The continuing hope is that the cycles will come to an end and that the soul will reach Moshka. Yet, there are differing views on the nature of Moshka with one being that it is a state in which we are released from the illusion of life. We are freed from the falsehood of the “self” and we are able to recognize the truth of existence.
Another opinion is that Moshka is simply a union with God that is eternal and purely loving. We will maintain our personality and those things that make us who we are while gaining access to a relationship with God that is full and complete.
It is interesting that in the pursuit of the state of Moshka, the idea of Paradise is seen as a distraction from the greater purpose. Recognized as having attraction of some temporal nature, Paradise is to be avoided as it takes us away from the greater goal of Moshka.
3. Nirvana: Buddhism
Much of western society has the need to define the concept of Nirvana in terms of a physical heaven or a state that has heavenly qualities, but the truth of the nature of Nirvana is beyond physical comparison and even the Buddha could not articulate it in words. Most importantly it is the state Buddhists reach that brings to an end the process of life, death and reincarnation.
Recognized during his enlightenment, the Buddha acknowledged that Nirvana, which translates to mean unbinding, was a state in which he was no longer engaged in desire, ignorance or jealousy. He was able to conquer these destructive distractions and gain a true state of bliss. At this point, the karmic debt is resolved and the work of life is complete.
Although pressed to give details of the “place” of Nirvana, the Buddha declined to even attempt to put it in words. Perhaps this was because there was physical context that was capable of expressing the beauty of a state free of the material bindings of life. His desire to avoid such descriptions was perhaps his teaching that to reach Nirvana we must step beyond our worldly experience.
2. Janna: Islam
The nature of Janna or Paradise in the Islamic tradition is described in terms that appeal to the common man. It tells of rivers of water, wine and milk that are never sullied and run continuously. It promises that the inhabitants will wear silken garments laced with jewels and they will enjoy the sunshine and rest in the shade.
But there is another aspect to Janna that is important to include in the description. For although there is a physical experience to this eternal place of beauty, there is also a spiritual consciousness that can only be described as “things that no eyes have ever seen, nor ears have ever heard”. This steps beyond the recognizable physical world that we know and introduces concepts of bliss and contentment that are beyond the realm of everyday life.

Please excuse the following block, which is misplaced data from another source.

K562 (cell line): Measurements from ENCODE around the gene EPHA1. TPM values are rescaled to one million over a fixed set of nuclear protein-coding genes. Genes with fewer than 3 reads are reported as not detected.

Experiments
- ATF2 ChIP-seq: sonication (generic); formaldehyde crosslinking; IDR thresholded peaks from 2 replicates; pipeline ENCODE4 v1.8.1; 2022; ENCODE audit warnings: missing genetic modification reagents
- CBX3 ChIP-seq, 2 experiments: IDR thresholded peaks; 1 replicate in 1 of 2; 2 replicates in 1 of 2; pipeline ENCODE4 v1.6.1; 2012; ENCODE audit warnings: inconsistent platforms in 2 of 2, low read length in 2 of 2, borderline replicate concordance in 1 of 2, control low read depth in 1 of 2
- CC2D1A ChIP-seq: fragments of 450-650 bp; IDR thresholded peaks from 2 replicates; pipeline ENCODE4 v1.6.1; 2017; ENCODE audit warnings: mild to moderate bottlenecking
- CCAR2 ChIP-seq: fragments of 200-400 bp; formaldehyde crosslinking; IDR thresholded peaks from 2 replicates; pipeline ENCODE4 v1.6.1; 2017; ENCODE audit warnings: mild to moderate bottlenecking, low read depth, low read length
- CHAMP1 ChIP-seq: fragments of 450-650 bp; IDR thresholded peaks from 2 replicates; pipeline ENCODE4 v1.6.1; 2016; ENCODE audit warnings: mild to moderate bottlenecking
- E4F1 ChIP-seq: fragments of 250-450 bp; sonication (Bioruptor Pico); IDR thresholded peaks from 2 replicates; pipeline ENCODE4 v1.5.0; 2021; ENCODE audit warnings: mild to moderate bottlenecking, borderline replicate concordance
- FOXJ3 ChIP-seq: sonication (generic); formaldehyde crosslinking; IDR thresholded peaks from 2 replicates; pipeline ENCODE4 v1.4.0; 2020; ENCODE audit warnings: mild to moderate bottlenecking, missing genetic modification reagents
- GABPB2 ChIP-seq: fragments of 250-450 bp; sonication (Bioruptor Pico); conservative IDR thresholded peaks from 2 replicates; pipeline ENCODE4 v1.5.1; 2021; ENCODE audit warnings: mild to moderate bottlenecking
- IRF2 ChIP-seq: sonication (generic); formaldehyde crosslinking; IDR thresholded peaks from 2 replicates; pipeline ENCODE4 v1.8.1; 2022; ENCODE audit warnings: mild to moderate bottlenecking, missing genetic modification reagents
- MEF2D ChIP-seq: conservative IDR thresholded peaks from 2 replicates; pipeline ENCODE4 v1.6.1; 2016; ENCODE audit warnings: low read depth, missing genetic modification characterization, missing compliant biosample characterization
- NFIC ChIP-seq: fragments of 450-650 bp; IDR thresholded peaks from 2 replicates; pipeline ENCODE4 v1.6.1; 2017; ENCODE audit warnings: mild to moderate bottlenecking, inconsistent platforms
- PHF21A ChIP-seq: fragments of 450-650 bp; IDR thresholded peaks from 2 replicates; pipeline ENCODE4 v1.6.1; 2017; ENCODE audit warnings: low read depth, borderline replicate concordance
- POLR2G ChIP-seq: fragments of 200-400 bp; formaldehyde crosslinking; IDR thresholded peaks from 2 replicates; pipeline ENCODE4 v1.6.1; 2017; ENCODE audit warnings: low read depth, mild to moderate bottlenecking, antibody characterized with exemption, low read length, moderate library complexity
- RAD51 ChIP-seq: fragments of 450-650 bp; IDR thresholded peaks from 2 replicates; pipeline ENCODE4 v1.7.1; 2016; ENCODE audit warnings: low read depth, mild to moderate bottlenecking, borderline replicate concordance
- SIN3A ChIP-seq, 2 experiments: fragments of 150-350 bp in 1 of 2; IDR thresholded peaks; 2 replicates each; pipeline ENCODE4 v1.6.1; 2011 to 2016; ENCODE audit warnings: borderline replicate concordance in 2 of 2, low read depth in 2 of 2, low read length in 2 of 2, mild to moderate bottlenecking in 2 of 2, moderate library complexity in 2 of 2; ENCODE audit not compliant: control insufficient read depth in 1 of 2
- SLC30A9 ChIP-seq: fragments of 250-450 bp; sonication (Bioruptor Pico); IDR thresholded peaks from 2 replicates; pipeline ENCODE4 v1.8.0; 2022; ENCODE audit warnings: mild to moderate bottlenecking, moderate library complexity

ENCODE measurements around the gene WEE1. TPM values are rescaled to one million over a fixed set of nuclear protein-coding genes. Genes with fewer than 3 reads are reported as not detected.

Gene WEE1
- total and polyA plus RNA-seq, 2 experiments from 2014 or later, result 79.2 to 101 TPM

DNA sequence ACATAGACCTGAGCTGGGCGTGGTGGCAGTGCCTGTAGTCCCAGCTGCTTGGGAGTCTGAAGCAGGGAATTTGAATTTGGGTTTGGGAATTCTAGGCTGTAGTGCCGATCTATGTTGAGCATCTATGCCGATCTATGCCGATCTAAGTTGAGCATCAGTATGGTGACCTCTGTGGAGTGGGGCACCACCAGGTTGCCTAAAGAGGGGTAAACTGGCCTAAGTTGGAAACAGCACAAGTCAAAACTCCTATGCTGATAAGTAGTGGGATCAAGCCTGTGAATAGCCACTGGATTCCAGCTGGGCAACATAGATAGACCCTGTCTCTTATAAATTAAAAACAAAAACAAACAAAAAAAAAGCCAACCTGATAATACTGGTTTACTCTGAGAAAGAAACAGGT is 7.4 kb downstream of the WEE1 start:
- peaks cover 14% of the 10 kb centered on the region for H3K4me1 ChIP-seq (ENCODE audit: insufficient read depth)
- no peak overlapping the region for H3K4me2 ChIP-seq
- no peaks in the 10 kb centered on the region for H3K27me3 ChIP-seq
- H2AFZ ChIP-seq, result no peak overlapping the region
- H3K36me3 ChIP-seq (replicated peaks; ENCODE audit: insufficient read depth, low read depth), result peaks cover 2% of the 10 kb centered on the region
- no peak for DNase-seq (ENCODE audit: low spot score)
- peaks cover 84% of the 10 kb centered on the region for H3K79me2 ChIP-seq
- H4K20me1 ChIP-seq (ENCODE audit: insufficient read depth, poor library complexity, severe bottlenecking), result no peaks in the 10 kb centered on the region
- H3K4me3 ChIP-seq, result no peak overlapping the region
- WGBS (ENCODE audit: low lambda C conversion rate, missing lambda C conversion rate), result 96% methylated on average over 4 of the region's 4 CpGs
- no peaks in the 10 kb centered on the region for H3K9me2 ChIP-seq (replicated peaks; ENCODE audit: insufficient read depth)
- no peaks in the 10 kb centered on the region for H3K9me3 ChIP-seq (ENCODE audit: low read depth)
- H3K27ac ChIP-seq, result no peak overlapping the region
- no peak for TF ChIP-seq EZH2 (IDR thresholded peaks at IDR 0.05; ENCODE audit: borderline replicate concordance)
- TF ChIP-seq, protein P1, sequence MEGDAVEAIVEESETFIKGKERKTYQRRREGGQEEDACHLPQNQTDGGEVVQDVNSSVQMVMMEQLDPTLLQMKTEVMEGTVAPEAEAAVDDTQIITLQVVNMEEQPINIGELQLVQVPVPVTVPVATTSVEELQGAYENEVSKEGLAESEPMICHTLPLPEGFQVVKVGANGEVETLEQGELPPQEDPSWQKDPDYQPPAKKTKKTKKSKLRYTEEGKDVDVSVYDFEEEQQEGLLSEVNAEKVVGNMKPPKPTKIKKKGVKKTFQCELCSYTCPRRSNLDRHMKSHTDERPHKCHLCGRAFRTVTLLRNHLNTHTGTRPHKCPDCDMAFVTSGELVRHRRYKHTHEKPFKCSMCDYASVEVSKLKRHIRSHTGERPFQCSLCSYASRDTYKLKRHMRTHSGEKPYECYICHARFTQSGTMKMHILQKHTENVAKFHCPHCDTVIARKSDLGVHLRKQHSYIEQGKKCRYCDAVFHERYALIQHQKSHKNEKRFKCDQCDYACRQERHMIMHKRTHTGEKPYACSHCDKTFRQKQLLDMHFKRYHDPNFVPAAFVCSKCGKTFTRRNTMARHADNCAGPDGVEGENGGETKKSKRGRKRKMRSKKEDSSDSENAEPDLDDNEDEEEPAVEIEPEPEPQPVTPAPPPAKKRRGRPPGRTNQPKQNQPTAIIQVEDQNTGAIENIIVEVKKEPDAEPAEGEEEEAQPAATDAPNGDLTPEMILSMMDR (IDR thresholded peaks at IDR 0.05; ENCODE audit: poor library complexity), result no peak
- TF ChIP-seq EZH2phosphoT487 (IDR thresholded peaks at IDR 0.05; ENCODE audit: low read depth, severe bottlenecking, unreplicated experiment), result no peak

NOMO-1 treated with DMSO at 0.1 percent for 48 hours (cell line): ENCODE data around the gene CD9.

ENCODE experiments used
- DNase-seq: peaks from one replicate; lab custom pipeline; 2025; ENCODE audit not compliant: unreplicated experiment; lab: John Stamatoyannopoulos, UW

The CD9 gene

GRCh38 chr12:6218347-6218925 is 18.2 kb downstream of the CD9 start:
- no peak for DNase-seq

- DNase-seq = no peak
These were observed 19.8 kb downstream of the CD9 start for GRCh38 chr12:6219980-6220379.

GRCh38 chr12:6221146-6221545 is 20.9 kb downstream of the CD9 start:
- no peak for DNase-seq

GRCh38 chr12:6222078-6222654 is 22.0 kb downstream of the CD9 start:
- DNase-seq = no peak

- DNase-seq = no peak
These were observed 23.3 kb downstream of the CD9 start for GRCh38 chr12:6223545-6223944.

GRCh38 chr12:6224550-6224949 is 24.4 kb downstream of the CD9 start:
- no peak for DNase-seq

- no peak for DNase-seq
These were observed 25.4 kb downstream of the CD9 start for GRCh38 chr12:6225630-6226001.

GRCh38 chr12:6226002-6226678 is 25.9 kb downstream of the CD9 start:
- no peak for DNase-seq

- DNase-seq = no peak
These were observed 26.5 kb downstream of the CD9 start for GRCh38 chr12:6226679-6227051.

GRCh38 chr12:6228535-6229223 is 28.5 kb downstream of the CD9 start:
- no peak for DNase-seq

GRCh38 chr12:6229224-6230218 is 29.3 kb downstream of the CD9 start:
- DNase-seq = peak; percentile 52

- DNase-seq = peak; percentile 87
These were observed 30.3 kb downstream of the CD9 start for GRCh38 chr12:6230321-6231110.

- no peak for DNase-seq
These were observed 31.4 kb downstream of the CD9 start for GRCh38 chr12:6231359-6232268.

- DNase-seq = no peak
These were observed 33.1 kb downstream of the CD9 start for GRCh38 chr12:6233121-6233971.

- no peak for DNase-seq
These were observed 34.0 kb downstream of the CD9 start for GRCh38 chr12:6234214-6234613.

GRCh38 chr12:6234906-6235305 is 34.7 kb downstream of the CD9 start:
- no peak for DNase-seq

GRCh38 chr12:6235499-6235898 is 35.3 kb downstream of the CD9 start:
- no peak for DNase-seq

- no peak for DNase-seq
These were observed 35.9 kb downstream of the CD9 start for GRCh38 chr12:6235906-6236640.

To gain access to Janna there are some that say that Muslims must remain believers throughout their lives and that they must die as Muslims. Yet, there are more definitive requirements that may be more helpful explaining that Muslims must believe in God and his messengers and lead a good life on Earth.
Janna is said to have eight gates on its boundaries and each of these levels is divided into one hundred degrees. The highest level is firdaws and, just as Janna is a shortened form of the Arabic word for “garden”, firdaws is sometimes referred to as “Eden”. The first to enter this level will be Muhammad, followed by those that lived in poverty and then the devout. As they enter they will be greeted by angels and they will live without shame, fear, hurt or any form of sorrow. Every wish will be fulfilled.
1. Heaven: Christianity
A major issue of a religion that has so many variations and factions is the difficulty in finding a consistent description of Heaven. There are some Christians who believe that Heaven is the throne room of God, where angels play harps and all bask in the glory of the Creator. Others recognize that Heaven is a place without physical context and the inhabitants enjoy an eternal experience of bliss and contentedness in a purely spiritual sense.
The Christian Bible speaks, in the vernacular of the time of its writing, of the Kingdom of Heaven and Christ spoke of His Father’s “house” having many rooms. Eastern Orthodox Christians perceive Heaven as having different levels, with the Paradise of the Garden of Eden being the lowest that touched the Earth.
Most Christian traditions recognize that the path to Heaven is one where the judgment of God determines the suitability of the soul to travel forth. However, just as some Christian Rites include the sacrament of Reconciliation, which provides believers with the opportunity to be forgiven for their sins, the road to Heaven also has a second-chance clause.
Should a soul be deemed unworthy of a place in Heaven on first application, it can be sent to the state of Purgatory. There the soul will spend time in prayer and working to find the path to righteousness. In fact, it is common that those still on Earth will pray for the souls in Purgatory to see their sentence reduced. This practice led to monks in the middle ages making a substantial living by praying for the souls of Kings and Nobles who had caused the death of men in war. The monks would charge the heirs of these leaders for the time it took for the monks to pray for their souls.
Heaven may be a land of milk and honey, paved with gold and devoted to the adoration of God. Or it could be a state of consciousness beyond all worldly comforts where the love of God envelopes and comforts the faithful soul. Whatever the truth, it is, like most “here after’s”, are places that provides hope and courage to the lives of those on Earth.